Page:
Many thanks,

    Sandy Salisbury
    Exwick Community Church

    • malcolmguite

      Dear Sandy yes by all means do read the poem in the service. If you want to print it in the order of service that’s also fine – just include a little note to say that the poem is from ‘Sounding the Seasons’ Canterbury Press -thanks

  14. thesnells

    Hi. If possible, I’d like to use the poem in a service at St Edmundsbury Cathedral tomorrow morning, with ‘From Sounding the Seasons Canterbury Press 2012. Would this be ok? Thanks.

  15. Tom Peryer

    We always like to have a thoughtful poem on our Christmas cards. We are using a Coptic picture of the Flight into Egypt and would very much like to use your poem on the inside. Is that possible? The ‘audience’ will be about 200 people.

    Tom Peryer

    • malcolmguite

      Yes that’s fine. Could you just put ‘from ‘Sounding the Seasons’ by Malcolm Guite Canterbury Press’ somewhere after the poem

  16. Luis Leon

    May I have your permission to copy your poem for our weekly mailing. I plan to use it in the Epiphany weekly email letter. Luis Leon

    • malcolmguite

      Yes that’s fine just say ‘taken from Sounding the Seasons by Malcolm Guite Canterbury Press used with permission’ thanks

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  19. Sally Morley

    I would like to read your powerful sonnet in our ecumenical carol service at our church in Bosham, West Sussex. Is this possible providing, always providing I acknowledge kind permission? Sally Morley

  20. Reblogged this on Persona and commented:
    Please read this. We all need an epiphany this Christmass.

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  22. Good Morning,

    I’ve just seen on a friends social media post that this sonnet is to be read at King Charles’ carol service.

    I’ve had some involvement in actively helping refugees in the past, and with the current situation and (dare I say) anti refugee stance taken by a very vocal group, hope to counter that by my involvement in sharing and campaigning, and indeed hopefully being actively involved in helping again at some point.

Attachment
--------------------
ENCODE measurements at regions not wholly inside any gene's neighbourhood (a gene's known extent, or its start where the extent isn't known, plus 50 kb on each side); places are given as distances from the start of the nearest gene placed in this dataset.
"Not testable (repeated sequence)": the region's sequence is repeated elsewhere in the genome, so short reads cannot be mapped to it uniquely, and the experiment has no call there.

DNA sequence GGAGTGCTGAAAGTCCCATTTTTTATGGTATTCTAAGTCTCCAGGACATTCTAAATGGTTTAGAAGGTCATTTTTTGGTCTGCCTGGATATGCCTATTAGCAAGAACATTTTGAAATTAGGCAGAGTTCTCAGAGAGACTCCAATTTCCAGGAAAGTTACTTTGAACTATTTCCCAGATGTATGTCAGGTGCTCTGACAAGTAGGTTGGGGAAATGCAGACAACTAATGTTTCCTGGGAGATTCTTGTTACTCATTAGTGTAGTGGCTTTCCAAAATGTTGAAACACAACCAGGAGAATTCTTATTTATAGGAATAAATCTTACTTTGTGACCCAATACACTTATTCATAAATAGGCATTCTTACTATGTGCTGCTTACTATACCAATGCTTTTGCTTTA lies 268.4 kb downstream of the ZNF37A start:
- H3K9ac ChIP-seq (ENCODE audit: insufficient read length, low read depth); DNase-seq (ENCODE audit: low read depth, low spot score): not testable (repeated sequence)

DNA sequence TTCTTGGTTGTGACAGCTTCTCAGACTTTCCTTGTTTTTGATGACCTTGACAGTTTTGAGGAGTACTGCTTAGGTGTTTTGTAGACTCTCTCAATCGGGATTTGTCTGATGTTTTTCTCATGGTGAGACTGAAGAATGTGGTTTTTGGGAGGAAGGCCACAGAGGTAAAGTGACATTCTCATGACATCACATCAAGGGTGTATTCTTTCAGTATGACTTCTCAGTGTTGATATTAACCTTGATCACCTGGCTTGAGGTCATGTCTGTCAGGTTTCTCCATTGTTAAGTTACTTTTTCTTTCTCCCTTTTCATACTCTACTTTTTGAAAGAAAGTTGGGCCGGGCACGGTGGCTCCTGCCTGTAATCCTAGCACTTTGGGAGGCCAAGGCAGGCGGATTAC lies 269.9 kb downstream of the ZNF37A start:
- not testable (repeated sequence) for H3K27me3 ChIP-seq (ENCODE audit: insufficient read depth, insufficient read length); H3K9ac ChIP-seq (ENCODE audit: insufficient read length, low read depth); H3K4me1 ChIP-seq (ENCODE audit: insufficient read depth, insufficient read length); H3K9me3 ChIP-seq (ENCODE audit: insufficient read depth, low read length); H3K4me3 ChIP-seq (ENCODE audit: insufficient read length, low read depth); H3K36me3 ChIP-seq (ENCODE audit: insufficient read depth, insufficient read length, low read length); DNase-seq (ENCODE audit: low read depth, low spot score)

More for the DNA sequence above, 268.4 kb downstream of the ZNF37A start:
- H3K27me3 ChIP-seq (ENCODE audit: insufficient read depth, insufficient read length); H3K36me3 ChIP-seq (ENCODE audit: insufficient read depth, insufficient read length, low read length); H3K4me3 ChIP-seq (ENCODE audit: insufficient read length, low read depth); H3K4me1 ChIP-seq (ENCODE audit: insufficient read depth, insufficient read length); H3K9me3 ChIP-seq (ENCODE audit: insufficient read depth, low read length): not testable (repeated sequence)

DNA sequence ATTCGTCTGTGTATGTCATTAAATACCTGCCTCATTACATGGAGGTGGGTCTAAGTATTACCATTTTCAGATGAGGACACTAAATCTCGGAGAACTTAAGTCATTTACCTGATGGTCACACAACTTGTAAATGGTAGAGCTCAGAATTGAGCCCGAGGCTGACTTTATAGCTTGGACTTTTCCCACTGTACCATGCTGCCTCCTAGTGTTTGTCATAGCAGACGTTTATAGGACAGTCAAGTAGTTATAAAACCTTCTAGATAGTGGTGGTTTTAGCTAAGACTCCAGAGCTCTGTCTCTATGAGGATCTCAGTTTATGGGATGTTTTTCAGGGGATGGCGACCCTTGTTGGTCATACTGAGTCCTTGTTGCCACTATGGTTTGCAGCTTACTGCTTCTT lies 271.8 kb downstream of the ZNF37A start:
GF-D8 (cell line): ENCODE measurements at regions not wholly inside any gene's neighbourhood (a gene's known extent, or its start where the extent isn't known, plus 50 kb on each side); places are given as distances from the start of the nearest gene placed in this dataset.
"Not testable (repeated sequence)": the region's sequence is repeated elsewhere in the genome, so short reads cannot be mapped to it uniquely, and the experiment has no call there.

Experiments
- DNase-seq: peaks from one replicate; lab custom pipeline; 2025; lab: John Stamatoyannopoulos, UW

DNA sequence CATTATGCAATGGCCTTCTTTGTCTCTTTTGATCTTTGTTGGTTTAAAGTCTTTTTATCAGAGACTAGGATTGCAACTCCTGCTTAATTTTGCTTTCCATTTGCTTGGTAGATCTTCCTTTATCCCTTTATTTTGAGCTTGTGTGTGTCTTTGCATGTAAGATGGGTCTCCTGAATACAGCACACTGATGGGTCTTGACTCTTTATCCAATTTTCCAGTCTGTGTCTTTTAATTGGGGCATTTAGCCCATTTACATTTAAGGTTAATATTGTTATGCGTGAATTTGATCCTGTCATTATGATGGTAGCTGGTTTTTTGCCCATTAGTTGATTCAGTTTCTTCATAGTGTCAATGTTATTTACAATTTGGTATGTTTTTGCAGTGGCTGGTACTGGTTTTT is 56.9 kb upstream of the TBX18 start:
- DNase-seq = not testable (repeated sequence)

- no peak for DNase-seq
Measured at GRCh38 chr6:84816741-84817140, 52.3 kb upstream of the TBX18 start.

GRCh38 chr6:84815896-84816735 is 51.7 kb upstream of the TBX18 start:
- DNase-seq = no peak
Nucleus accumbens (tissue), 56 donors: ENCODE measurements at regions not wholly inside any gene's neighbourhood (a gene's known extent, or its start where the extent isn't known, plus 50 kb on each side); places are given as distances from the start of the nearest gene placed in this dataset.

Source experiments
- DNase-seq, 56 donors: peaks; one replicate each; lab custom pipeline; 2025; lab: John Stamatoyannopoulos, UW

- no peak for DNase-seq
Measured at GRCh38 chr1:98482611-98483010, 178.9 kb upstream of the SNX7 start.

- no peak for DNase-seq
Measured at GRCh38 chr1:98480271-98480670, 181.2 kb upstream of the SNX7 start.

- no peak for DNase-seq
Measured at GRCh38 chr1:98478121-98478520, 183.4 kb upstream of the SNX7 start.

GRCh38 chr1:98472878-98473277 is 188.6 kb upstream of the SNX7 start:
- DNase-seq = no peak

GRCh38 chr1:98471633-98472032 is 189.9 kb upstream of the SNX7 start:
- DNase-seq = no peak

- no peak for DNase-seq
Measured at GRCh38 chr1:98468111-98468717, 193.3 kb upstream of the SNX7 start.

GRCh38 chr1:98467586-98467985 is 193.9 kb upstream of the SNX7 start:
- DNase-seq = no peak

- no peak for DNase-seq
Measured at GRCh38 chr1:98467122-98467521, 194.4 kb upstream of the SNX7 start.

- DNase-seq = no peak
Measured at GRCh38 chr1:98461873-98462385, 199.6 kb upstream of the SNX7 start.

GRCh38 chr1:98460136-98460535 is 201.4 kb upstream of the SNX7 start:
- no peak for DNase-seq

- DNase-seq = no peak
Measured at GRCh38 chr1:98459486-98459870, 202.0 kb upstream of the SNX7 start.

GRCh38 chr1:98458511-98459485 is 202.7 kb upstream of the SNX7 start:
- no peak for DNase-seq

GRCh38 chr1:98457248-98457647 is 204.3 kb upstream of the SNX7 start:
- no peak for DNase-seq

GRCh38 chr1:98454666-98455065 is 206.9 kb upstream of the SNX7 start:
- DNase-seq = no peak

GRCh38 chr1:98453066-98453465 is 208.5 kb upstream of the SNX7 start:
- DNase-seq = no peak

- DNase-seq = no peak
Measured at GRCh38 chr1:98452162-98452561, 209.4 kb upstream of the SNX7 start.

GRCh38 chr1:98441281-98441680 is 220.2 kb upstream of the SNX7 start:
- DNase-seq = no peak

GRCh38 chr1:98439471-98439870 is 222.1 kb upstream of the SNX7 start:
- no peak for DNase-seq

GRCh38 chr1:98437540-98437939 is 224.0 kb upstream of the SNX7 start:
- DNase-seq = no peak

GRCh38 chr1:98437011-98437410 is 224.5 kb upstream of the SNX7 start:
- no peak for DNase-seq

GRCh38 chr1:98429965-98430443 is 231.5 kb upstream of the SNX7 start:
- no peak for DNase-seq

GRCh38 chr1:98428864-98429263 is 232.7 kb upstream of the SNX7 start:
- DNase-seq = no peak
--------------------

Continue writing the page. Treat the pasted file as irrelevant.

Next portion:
My main reason for commenting here is to ask permission to share these powerful words of yours on my Facebook profile.

    Kind regards and every blessing be upon you

    Andy Hudson

  23. Richard Frazer

    Dear Malcolm,
    This is such a powerful poem. I am sure you are inundated with requests by ministers like me who’d like to make use of it at a Christmas service.
    I am minister at Greyfriars Kirk in Edinburgh and would love to quote this on Christmas Eve. I will of course attribute it. And please don’t trouble to respond unless you would rather I did not make use of it.
    Thank you for your powerful and timely words.
    Grace and peace,
    Richard Frazer

  24. Kathy Andrews

    I like this sonnet, it makes you think about the older times when Jesus was born.9

  25. Hi, I love the words of ‘Refugee’ and would like to include the words on a Christmas post on my personal WP blog, Exploring Colour. I would also link back to this page, and credit as you’ve asked people to do above. Please let me know.. thanks!

  26. markreilly52

    I heard this first as it was read in the carol service for King Charles organised by the Princess of Wales. It is a powerful reminder that God is on our side, truly with us and one with us.

    • Elizabeth Ramsey

      Yes, I also heard it for the first time when I watched the “Carols at Christmas” service at Westminster Abbey. So powerful, and then the Ukrainian children’s choir. Could not hold back tears. My own minister (Presbyterian USA) had a powerful sermon this morning on the “Holy Innocents,” and Malcolm Guite’s poem immediately came to mind.

      • malcolmguite

        Yes I thought the way they followed my poem with the Ukrainian children’s choir was very moving

  27. Vicki Fieldhouse

    Good morning
    Thank you for this impactful and appropriate poem. God has given you such a gift of expression.
    We pray God continues to bless all you do.
    Thank you
    In His name
    A family of believers in Mallorca

  28. Glenn Crain


    I’m interested in setting your words to music. Would that be something you would permit?

    Thanks for writing such a meaningful work.

    Glenn Crain USA

  29. Laurel Armerding

    Thank you for this poem. Its language strips away a husk around the past, present and future that my self-absorption builds. My first introduction to it came through its reading by King Charles at the Christmas service organized by Princess Katherine. This I watched from America on my computer. Your closing couplet made me gasp. Thank you for bringing history, the world, my small story, and the plight of the helpless into the sharpest of focus.